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US Air Force aims for new high-power fiber laser concepts

22 Sep 2015

University of Central Florida receives $5.87 million for work on sources and optical fibers.

The US Air Force Office of Scientific Research (AFOSR) has awarded a contract worth $5.87 million to a team at the University of Central Florida (UCF) for development of high-power fiber lasers, said to be one the largest awards made by the office to a single university for work on the topic.

Optics researcher Martin Richardson and his group at UCF's Townes Laser Institute will undertake research on fiber lasers and optical fibers under the contract alongside similar programs at the UK's University of Southampton and at the Friedrich Schiller University in Jena, Germany.

Commenting on the award, Richardson said: "We need to redesign the fiber from a simple communications fiber to one that is able to withstand the high power we want to generate."

Fiber lasers are attractive for several potential industrial and defense applications, and the US Air Force has already made several contract awards in support of both the sources and related technologies.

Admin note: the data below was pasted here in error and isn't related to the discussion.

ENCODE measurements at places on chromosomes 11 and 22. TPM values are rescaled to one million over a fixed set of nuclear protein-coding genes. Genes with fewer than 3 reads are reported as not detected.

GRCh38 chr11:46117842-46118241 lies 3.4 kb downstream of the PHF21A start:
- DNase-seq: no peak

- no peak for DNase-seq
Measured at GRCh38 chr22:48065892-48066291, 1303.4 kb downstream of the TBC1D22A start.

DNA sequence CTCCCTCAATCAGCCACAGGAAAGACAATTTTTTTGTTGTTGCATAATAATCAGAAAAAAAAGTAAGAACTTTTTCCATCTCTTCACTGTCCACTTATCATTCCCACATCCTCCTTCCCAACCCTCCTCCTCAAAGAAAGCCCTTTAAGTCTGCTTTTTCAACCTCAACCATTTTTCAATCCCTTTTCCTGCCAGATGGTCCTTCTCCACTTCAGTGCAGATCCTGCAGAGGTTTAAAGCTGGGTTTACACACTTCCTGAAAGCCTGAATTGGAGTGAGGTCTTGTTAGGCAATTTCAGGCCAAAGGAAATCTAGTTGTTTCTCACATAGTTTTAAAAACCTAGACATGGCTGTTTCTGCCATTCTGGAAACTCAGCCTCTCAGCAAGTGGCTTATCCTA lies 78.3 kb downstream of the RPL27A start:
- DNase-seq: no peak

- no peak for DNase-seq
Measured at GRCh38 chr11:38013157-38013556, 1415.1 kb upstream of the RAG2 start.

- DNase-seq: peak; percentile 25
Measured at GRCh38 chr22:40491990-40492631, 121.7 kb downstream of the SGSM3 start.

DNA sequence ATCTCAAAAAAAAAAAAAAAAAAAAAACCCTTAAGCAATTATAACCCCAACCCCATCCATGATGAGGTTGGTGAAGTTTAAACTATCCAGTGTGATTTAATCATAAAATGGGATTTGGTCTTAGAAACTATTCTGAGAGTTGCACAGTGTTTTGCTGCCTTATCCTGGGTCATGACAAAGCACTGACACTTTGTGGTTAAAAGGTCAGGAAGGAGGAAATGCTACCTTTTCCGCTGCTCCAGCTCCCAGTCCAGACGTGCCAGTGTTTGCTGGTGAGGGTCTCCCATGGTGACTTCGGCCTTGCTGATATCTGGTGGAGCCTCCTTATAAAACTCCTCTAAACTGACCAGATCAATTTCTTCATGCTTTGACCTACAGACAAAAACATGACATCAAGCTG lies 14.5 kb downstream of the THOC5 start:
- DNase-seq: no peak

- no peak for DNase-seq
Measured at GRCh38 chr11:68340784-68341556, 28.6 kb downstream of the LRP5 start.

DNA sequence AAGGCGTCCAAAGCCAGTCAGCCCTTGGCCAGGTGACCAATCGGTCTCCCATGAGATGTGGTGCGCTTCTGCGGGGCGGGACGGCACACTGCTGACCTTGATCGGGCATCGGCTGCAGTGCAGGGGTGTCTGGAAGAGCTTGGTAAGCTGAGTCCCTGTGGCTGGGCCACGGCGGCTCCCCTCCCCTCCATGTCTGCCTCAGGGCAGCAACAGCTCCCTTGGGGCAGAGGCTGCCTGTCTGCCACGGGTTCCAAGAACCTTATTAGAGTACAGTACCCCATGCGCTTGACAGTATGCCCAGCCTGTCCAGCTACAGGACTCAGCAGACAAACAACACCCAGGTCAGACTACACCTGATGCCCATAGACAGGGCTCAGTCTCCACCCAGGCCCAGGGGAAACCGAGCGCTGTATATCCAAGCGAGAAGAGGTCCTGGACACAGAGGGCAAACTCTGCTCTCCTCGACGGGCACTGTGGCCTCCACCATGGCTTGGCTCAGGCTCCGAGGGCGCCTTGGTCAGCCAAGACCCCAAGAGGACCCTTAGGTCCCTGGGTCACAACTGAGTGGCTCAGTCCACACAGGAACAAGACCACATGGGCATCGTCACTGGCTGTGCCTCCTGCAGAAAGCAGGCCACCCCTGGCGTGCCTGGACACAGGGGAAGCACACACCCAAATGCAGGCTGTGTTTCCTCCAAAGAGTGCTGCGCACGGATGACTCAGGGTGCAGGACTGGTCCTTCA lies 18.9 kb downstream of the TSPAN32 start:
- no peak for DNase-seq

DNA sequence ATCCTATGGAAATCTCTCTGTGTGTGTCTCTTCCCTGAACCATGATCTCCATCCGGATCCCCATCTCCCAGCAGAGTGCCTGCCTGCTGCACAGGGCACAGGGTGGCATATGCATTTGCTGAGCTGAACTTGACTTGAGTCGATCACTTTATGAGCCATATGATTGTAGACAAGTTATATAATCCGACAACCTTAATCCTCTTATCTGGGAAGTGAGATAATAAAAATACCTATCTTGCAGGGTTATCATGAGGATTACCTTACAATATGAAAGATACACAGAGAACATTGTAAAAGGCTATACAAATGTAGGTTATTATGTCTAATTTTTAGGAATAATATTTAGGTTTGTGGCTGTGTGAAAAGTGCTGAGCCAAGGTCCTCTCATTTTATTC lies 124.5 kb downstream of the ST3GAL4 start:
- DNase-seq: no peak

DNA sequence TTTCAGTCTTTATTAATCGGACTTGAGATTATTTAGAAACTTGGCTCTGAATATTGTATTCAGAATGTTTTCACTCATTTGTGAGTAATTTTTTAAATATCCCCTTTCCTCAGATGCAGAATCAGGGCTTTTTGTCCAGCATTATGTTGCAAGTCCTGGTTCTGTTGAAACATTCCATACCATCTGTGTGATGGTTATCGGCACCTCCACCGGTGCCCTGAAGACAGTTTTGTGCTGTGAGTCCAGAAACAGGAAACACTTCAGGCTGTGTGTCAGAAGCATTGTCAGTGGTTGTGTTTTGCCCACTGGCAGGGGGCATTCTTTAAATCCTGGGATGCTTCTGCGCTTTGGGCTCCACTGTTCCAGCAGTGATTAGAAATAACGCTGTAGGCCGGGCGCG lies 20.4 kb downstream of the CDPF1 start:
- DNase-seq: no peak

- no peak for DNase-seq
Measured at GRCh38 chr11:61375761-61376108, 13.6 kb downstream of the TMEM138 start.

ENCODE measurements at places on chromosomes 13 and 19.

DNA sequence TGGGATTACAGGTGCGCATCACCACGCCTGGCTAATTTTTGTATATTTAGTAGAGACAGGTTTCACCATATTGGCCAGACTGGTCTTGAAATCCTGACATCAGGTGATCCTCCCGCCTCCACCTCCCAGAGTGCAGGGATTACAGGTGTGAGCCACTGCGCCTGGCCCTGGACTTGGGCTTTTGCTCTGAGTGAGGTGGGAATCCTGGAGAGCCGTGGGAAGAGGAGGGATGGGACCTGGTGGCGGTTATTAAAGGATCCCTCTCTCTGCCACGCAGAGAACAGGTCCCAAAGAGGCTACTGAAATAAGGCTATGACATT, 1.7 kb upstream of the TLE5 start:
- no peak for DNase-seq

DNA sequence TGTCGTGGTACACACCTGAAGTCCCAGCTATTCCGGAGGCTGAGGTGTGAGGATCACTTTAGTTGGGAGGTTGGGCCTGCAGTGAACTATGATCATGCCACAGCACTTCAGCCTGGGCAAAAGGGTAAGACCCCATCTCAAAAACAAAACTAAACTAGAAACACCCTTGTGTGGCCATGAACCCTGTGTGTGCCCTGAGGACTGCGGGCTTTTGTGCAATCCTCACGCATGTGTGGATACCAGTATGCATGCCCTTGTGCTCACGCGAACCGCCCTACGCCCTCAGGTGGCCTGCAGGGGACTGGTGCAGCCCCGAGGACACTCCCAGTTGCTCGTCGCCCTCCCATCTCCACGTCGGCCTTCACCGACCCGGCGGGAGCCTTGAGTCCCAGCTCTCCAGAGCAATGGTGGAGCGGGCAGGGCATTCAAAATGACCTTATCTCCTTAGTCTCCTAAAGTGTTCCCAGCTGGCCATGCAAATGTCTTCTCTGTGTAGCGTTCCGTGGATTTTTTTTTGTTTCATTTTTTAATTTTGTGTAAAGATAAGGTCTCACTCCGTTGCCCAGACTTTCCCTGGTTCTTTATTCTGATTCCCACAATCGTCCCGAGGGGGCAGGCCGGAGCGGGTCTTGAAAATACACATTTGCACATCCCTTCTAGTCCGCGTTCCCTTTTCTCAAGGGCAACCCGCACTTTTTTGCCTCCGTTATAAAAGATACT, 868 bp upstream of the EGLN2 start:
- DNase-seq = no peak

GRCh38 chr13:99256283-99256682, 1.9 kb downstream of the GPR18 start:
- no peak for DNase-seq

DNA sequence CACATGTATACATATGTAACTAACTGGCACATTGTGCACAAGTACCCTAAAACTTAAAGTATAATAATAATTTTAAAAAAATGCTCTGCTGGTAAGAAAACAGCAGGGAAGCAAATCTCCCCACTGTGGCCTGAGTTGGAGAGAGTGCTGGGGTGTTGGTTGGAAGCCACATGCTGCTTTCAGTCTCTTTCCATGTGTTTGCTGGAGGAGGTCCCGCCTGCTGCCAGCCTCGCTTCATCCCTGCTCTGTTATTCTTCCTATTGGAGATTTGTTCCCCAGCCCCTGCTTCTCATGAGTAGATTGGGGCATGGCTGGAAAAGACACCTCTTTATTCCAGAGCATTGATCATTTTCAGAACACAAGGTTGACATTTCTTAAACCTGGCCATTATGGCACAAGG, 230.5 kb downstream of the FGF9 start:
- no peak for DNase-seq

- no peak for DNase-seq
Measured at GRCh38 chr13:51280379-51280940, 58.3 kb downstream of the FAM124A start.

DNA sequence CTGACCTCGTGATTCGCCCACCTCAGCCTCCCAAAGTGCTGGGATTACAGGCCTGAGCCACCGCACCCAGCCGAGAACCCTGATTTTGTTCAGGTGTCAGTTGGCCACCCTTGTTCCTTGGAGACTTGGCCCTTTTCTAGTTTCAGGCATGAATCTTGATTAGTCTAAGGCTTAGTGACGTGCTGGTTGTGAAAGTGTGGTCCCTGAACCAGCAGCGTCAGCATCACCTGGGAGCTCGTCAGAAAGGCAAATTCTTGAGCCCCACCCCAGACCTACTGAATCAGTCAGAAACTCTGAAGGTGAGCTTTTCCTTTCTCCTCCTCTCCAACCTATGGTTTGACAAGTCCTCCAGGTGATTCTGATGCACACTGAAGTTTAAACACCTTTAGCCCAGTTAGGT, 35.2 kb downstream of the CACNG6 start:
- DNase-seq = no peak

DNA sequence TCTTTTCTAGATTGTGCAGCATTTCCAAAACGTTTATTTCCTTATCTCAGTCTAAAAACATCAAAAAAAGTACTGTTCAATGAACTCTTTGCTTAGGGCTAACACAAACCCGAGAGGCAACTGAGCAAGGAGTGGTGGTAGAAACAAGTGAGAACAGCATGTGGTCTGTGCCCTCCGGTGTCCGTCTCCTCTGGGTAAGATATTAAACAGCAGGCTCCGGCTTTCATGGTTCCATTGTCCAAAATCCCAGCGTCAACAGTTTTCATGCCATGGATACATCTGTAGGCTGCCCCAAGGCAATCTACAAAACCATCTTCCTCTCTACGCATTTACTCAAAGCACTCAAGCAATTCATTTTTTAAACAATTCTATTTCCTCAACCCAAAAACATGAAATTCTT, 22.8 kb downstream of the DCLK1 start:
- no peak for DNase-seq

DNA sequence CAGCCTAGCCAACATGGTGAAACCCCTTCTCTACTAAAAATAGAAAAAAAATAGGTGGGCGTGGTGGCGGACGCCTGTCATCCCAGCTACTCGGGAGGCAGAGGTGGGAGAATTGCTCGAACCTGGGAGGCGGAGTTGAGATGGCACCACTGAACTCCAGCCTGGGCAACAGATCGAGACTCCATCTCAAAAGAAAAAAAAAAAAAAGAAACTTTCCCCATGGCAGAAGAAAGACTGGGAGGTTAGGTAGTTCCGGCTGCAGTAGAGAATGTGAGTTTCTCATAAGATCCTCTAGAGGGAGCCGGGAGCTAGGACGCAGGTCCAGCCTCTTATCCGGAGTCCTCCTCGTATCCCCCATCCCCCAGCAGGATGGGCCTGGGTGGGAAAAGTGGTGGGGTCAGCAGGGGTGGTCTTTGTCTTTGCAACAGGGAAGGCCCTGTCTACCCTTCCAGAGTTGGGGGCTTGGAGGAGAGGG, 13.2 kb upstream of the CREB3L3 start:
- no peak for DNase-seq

A grant of just over $870,000 was made to the UCF in 2014 for the purchase of a new lathe for advanced fiber fabrication.

"These investments go a long way toward establishing UCF as a leading academic institution for the development of high-power fiber lasers," Richardson said of the recent awards.

 The US Department of Defense (DOD) has identified high-power fiber lasers as a key technology for future combat across the services, although a recent report from the Center for a New American Security (CNAS) think-tank suggested that a new approach to the development of directed-energy weapons was called for.

CNAS recommended a more cohesive strategic program to develop and deploy lasers and other directed-energy weapons, rather than the current and more disparate project-led approach. It also identified a need for a DOD champion to take the lead.

The 33-kilowatt Laser Weapon System continues to be developed after its recent demonstration aboard the USS Ponce by the US Navy, a service which the CNAS report points out has centralized responsibility for directed-energy weapons to a single office.

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